girl with lollipop

A study published just last month in The Lancet, England’s most respected medical journal, has confirmed that artificial food colorings and preservatives make children hyperactive.

Many of you saw this, I’m sure.  It was front page news.

However it hardly came as a surprise to anyone who has followed the issue over the last 34 years.  It was back in 1973 that Benjamin Feingold, Chief of Allergy at Kaiser Permanente Medical Center in San Francisco, first announced that roughly 2/3 of his hyperactive patients improved when put on a diet free of artificial additives.  A number of clinical trials quickly followed to test Feingold’s theory.  Many supported the theory, which came to be called the “Feingold Hypothesis.”

The issue was not without controversy, though, as a few studies came down on the other side.  Many of these had problems with study design (i.e. the notorious chocolate-chip-cookie-as-placebo affair; or the study which simply reported “no diet effect” because only the parents not the teachers said the kids got better).

The most influential of these trials was funded by “The Nutrition Foundation,” an industry group whose members included Coca-Cola, Pepsico, and Dow Chemicals.

But now the Lancet study is so strong, so rock-solid in its study design, it’s hard to manufacture so-called “controversy” any more.  Nearly 300 children were involved in the study, about half three years old, and about half eight or nine.  The study was double-blind, placebo controlled, and used a crossover design.   Hyperactivity was measured by both parents and teachers, and for the 8- and 9-year-olds, an additional computerized test of attention.  The study included both children with and without diagnoses of ADHD.  The results: artificial colors and preservatives increased hyperactivity.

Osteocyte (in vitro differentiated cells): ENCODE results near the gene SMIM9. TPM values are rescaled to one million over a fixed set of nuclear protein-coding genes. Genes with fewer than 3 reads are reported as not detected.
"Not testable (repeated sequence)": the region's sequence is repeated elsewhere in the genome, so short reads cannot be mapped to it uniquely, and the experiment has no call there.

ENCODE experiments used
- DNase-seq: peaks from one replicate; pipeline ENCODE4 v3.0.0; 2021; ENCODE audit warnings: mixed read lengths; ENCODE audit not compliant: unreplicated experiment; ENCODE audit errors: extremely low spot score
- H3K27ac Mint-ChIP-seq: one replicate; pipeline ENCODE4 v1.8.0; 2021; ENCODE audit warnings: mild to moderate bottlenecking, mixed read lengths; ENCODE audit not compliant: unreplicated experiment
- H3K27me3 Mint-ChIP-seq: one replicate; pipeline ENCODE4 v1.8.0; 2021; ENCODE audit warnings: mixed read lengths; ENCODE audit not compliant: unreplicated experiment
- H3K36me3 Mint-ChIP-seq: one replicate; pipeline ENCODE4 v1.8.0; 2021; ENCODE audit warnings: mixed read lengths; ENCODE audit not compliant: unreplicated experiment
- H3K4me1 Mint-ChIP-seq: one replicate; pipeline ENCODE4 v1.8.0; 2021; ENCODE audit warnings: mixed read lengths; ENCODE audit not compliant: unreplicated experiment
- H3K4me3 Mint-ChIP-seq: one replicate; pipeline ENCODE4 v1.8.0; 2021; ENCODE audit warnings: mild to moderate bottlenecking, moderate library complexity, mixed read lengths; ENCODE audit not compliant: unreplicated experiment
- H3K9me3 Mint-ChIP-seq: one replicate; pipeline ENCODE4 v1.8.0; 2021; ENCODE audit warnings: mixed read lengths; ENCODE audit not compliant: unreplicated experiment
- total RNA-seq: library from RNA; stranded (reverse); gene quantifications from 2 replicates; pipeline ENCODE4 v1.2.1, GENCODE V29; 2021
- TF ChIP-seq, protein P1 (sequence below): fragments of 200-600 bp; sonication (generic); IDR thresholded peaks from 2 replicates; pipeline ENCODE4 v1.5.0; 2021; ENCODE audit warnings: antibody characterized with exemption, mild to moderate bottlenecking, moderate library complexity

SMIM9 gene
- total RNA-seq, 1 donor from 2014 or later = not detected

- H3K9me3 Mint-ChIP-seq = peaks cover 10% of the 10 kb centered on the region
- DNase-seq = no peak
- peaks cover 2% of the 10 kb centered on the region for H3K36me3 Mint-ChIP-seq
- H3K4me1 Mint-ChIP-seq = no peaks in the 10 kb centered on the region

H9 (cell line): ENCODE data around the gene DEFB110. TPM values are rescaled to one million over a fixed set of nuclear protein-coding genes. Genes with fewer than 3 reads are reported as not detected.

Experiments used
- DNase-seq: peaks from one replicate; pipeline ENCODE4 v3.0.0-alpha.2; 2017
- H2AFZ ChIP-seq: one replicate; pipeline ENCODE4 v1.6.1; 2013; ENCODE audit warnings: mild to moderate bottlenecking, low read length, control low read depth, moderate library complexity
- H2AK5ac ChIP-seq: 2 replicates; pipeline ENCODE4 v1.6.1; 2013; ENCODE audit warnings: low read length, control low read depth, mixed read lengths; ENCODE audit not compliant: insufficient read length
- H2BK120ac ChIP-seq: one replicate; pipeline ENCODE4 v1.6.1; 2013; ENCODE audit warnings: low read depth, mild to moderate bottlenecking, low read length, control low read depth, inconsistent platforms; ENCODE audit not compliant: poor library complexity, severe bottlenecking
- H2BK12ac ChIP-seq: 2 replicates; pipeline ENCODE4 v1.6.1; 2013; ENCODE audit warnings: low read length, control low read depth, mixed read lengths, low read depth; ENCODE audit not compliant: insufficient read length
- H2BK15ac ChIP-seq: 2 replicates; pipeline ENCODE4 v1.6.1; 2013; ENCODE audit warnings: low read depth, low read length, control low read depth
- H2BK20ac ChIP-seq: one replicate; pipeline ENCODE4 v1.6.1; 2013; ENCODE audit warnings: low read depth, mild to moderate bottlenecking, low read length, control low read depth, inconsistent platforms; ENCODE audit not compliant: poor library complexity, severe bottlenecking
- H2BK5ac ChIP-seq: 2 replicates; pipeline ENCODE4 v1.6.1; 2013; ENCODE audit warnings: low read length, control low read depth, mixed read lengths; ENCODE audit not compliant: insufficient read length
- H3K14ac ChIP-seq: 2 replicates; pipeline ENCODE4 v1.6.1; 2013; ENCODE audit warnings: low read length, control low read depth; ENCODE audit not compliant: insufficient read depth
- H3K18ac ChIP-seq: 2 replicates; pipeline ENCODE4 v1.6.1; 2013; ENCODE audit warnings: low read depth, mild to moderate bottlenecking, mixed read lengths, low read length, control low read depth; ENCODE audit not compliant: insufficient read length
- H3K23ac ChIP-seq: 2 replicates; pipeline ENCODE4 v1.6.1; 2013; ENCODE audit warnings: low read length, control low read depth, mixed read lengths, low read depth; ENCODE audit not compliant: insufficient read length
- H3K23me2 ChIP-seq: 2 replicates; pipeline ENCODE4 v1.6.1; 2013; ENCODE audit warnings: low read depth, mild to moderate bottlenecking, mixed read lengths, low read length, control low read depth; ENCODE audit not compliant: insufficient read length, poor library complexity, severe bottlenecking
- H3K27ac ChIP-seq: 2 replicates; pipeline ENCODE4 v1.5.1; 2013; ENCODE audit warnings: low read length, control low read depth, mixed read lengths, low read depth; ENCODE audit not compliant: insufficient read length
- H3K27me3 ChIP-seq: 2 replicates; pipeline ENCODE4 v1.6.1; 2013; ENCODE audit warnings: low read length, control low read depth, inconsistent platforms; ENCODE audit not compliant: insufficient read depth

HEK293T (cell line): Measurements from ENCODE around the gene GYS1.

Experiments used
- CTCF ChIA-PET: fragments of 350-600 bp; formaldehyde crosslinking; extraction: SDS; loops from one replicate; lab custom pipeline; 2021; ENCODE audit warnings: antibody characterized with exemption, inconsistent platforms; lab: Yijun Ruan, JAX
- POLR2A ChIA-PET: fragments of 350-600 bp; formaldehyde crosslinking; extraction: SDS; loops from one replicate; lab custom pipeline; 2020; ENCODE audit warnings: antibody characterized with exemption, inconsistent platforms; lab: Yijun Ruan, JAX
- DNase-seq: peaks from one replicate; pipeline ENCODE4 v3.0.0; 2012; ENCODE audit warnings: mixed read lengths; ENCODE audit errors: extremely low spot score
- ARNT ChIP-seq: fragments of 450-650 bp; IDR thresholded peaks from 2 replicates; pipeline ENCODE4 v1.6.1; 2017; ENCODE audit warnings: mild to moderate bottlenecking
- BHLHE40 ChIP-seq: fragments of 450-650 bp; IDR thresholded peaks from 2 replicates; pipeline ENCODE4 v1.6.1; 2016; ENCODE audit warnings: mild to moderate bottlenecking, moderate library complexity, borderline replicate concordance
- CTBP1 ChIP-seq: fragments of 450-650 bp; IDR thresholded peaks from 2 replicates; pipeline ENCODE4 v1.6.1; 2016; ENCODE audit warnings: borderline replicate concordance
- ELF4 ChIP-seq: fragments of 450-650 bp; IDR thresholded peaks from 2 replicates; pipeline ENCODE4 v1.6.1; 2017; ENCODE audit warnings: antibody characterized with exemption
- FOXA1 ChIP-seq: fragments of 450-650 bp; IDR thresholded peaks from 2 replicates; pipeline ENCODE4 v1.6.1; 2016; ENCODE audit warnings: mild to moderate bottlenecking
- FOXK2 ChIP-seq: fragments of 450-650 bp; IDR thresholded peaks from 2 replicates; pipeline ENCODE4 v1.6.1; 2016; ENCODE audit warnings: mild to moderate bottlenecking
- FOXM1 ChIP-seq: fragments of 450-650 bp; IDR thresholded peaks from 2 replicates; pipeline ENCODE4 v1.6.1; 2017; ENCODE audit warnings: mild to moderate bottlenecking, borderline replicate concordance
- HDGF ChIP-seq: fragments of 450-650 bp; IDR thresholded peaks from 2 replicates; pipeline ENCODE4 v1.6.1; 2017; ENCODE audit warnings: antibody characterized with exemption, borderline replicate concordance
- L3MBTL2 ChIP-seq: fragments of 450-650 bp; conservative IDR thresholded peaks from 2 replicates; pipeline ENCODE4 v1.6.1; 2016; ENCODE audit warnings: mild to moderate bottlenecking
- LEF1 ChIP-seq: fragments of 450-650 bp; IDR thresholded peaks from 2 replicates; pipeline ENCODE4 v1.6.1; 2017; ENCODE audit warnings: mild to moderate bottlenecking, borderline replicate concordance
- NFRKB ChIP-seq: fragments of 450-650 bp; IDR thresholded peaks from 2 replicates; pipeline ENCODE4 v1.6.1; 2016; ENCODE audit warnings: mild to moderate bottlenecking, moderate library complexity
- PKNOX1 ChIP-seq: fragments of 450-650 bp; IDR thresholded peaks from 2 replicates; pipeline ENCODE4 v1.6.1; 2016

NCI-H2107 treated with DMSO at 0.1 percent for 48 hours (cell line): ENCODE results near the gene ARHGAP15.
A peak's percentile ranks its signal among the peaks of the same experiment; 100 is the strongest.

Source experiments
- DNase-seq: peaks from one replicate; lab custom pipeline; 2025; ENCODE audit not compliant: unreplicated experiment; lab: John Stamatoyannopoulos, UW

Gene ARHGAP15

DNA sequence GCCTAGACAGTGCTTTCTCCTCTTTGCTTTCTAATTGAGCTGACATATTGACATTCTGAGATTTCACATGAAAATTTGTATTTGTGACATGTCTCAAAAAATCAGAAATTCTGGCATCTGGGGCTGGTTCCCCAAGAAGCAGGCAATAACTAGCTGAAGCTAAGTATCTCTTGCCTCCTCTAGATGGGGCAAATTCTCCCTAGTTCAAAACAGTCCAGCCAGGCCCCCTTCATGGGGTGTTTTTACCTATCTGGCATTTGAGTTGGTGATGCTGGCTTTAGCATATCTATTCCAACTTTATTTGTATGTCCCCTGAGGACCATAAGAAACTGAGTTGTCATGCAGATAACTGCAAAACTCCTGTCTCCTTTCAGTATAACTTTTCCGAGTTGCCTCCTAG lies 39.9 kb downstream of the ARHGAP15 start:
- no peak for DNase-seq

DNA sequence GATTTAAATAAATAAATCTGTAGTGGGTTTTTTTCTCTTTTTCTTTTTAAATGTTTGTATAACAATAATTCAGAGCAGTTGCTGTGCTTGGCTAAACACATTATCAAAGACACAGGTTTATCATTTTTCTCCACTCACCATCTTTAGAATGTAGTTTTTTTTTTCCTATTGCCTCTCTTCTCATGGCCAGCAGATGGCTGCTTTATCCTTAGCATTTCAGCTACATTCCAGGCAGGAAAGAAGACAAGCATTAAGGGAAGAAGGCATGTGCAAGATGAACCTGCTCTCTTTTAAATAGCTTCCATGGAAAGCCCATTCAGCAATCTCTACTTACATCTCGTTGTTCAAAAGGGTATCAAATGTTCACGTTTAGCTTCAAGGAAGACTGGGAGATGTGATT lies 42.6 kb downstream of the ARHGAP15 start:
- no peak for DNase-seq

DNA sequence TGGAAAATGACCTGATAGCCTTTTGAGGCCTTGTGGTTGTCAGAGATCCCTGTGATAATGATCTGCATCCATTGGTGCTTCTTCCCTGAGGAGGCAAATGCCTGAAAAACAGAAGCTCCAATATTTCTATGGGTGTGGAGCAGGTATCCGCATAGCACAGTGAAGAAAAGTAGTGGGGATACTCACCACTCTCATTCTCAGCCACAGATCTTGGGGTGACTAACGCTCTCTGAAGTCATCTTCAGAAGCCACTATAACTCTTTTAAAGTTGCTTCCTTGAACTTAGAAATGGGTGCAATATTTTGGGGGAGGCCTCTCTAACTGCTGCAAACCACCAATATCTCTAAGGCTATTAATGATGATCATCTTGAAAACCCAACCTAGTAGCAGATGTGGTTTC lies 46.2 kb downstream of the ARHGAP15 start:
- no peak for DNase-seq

So how are medical professionals responding to these data?  Presumably (hopefully?) quite a few are informing parents about this research, issuing strong recommendations to keep these toxic compounds away from children.

However, not everyone appears to feel the issue is so clear-cut.  The New York Times quoted a specialist in Pediatric Psychopharmacology at Mass. General: “Is [the effect] powerful enough that you want to ostracize your kid? It is very socially impacting if children can’t eat the things that their friends do.”

In other words, it may change your child’s behavior, and hurt his performance at school but all his friends are doing it, and he doesn’t want to feel left out!  If a specialist in Pediatric Psychopharmacology said that about your child smoking cigarettes during recess, he’d be laughed off the staff of his hospital.  But apparently, it is completely reasonable to make the same statement about Kool-Aid and Doritos.

So, even when the research is conclusive, the controversy continues…